Companies must integrate crowdsourcing and AI to produce a scalable, intelligent model capable of handling their needs indefinitely. Many implement AI without really identifying how it can help them. Other, more tech-focused companies often find themselves trying to lay crowdsourcing on top of existing technology without properly understanding how to motivate their crowds.

Crowdsourcing matches people to questions that the community needs answered. Those with information to share can provide feedback on their fields of expertise according to the needs of those searching for that information. Meanwhile, AI technology filters out the answers and extracts meaningful intelligence from them, creating a powerful advantage over companies that fail to combine these tools to their full potential. What advantages, you ask? Here are a few:

1. A streamlined end-user experience. Alexa, Siri, Waze, and Skype Translator are all embodiments of the improved end-user experience thanks to crowdsourced AI insights. In the early stages, using these tools can be frustrating as they continue to gather data.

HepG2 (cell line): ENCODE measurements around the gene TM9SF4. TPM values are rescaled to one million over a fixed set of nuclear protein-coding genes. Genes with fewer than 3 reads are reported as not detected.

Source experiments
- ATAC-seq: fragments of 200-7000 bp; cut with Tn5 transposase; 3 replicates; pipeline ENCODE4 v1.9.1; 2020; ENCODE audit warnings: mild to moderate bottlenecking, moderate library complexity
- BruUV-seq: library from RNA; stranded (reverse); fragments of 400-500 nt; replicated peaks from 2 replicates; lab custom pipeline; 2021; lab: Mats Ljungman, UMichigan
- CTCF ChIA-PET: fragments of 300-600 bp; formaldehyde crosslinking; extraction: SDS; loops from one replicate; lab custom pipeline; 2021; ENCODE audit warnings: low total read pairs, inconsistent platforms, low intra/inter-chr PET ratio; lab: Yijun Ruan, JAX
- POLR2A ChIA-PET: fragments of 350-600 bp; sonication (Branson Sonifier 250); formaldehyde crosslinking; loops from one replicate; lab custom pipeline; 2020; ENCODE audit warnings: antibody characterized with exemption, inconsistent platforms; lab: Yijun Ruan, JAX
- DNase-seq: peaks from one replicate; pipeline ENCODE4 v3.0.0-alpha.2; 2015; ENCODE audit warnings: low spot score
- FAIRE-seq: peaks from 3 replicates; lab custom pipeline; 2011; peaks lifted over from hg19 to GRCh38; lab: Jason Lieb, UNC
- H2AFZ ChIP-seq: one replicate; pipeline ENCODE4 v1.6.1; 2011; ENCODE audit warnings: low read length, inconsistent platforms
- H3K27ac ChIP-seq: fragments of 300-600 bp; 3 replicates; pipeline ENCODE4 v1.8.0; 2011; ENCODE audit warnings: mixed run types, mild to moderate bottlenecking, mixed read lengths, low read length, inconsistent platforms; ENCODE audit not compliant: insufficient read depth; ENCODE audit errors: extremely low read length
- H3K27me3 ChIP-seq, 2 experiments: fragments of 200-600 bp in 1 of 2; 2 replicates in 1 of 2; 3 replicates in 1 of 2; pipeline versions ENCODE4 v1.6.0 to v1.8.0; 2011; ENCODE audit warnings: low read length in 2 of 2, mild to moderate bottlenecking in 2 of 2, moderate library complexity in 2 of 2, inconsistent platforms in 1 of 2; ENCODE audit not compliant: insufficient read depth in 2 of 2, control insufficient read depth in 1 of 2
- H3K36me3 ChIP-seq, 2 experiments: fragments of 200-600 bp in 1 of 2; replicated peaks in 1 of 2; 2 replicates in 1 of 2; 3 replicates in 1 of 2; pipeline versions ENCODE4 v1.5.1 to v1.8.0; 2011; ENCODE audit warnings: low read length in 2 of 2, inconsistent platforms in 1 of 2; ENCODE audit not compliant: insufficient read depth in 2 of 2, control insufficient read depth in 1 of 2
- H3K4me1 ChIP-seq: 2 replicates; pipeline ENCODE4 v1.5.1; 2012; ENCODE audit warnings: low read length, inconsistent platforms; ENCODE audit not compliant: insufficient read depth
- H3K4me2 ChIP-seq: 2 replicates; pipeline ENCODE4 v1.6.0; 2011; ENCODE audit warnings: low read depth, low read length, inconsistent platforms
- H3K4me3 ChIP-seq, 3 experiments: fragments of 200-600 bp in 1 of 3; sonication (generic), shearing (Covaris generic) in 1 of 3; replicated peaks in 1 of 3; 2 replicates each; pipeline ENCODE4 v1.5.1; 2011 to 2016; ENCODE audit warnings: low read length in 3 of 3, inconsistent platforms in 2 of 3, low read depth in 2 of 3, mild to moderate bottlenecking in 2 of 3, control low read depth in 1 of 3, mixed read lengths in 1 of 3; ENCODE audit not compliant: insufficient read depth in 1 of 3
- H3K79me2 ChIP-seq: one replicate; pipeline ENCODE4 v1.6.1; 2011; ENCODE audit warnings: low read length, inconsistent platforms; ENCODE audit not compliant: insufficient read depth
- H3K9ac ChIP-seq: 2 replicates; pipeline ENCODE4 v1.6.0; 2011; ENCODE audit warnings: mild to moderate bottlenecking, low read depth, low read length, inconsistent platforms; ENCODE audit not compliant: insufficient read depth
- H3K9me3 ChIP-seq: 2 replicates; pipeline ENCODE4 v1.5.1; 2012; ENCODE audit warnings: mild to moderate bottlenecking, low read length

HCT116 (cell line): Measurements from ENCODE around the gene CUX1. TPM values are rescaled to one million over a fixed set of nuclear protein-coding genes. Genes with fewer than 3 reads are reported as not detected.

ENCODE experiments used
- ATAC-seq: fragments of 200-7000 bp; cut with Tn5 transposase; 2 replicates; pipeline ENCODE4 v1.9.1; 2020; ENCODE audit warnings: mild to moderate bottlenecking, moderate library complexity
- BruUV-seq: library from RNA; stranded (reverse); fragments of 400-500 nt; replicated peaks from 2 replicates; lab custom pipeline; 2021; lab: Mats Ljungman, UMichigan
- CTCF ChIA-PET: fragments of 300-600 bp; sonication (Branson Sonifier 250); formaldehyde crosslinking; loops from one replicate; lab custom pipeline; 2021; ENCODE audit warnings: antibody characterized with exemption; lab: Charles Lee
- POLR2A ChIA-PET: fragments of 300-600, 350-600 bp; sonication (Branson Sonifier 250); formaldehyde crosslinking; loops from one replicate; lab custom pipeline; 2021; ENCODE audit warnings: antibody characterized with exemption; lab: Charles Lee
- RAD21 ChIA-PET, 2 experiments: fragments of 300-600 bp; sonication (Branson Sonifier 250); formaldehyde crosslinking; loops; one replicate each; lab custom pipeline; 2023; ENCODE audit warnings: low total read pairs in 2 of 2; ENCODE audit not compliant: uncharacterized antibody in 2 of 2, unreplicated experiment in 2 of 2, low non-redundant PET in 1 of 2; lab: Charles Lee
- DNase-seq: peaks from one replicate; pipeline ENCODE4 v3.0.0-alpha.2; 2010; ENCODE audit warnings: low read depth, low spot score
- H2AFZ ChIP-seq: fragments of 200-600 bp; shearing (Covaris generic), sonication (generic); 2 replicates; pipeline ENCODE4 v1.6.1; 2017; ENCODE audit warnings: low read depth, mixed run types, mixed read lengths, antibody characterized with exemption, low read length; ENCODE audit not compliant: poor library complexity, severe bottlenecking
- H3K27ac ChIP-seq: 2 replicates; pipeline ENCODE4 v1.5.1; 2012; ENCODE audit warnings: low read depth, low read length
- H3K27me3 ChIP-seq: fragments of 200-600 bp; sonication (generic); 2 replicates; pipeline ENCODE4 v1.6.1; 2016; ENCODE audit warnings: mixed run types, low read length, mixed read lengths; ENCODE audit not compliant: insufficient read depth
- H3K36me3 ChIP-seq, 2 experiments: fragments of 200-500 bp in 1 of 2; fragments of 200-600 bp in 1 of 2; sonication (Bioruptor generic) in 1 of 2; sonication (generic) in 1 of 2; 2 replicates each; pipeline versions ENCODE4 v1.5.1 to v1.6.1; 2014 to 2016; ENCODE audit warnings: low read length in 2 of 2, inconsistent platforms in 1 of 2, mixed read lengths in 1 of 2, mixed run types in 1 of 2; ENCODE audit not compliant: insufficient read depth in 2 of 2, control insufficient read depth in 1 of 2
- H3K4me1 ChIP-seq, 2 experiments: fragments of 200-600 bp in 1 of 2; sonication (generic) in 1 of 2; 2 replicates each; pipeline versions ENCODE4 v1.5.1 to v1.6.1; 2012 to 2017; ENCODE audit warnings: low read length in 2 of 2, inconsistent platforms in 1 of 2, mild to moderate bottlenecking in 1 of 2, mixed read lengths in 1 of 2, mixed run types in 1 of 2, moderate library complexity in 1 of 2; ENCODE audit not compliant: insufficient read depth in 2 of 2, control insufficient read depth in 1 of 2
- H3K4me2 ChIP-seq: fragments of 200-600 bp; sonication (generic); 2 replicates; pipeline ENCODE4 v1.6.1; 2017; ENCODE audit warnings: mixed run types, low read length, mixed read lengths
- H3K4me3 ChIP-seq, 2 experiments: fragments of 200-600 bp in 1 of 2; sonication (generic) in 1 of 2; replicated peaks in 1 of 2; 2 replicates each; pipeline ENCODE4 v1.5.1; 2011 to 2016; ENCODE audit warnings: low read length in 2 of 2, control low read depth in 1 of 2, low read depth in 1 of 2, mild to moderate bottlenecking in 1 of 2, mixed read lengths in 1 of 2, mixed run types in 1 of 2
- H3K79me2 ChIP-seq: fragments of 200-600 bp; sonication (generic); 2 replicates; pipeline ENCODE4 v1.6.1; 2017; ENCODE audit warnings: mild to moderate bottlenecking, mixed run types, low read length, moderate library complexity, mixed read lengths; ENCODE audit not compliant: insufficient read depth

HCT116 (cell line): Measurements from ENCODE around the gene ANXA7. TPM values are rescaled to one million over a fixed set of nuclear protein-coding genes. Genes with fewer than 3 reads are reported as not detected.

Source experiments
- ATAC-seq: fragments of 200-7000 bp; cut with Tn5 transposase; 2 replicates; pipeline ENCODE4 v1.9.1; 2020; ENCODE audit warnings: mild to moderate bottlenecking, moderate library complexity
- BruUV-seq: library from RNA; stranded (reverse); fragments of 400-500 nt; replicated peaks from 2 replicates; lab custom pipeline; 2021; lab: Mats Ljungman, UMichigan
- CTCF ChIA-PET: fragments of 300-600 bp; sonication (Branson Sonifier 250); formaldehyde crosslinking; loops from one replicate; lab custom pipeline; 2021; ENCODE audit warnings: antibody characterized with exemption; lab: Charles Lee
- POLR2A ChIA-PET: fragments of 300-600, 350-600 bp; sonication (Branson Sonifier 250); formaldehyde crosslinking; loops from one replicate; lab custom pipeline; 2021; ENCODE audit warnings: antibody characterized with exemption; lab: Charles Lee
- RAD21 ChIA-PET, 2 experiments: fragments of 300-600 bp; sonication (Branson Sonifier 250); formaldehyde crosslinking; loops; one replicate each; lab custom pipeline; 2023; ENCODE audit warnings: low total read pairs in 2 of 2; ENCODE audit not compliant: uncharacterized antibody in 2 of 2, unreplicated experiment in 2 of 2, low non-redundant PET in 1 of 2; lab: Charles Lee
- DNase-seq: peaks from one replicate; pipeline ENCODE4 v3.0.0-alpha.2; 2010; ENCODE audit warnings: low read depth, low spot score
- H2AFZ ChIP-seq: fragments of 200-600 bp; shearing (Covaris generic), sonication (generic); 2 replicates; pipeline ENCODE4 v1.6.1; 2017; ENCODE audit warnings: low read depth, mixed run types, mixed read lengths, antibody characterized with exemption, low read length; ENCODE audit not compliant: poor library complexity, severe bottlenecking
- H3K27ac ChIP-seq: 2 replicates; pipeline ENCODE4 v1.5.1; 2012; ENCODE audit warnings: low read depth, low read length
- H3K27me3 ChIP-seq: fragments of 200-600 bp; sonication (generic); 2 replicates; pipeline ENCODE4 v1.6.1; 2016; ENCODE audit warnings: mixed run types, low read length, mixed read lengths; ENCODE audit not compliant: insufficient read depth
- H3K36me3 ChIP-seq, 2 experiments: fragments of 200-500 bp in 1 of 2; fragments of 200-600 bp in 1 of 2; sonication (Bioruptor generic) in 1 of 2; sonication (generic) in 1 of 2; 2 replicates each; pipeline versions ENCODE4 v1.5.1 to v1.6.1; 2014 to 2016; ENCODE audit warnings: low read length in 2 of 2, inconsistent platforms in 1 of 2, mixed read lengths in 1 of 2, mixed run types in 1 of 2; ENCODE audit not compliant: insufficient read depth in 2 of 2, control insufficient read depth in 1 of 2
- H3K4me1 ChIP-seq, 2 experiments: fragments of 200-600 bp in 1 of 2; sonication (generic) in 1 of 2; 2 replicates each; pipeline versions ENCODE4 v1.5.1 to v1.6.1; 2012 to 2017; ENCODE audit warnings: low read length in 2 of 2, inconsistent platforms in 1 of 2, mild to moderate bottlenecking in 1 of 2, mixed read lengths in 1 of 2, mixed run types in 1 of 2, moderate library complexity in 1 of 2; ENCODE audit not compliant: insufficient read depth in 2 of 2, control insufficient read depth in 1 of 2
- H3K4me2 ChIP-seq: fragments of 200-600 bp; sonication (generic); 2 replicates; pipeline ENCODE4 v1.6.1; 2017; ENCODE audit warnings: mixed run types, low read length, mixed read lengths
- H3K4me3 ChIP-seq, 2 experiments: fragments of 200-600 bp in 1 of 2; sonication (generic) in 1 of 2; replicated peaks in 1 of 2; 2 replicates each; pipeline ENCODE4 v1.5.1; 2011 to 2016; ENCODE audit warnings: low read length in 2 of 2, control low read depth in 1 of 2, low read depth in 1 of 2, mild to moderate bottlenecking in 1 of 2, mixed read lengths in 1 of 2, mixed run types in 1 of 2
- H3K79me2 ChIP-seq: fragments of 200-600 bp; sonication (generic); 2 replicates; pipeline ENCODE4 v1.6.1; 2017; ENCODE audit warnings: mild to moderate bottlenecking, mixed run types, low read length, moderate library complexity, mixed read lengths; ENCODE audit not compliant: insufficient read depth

Waze took traffic navigation — something very few people like — and improved it with real-time updates, personalized vocal guides, and other features.

A wealth of information is the foundation. AI and crowdsourcing can build on that base to create a valuable, magical experience.

2. It brings outsiders into the fold. Waze began by gathering information on the patterns of power commuters eventually building up enough data via crowdsourcing and expert consultations to create optimal route maps for its users. Thanks to the app, people new to an area can have the same driving experience as someone who has lived there for 10 years.

The powerful crowdsourcing-AI combination has the capability to bring any outsider into any inner circle. The more comfortable a user is with the information — especially if he provides it — the more likely he is to become a repeat visitor.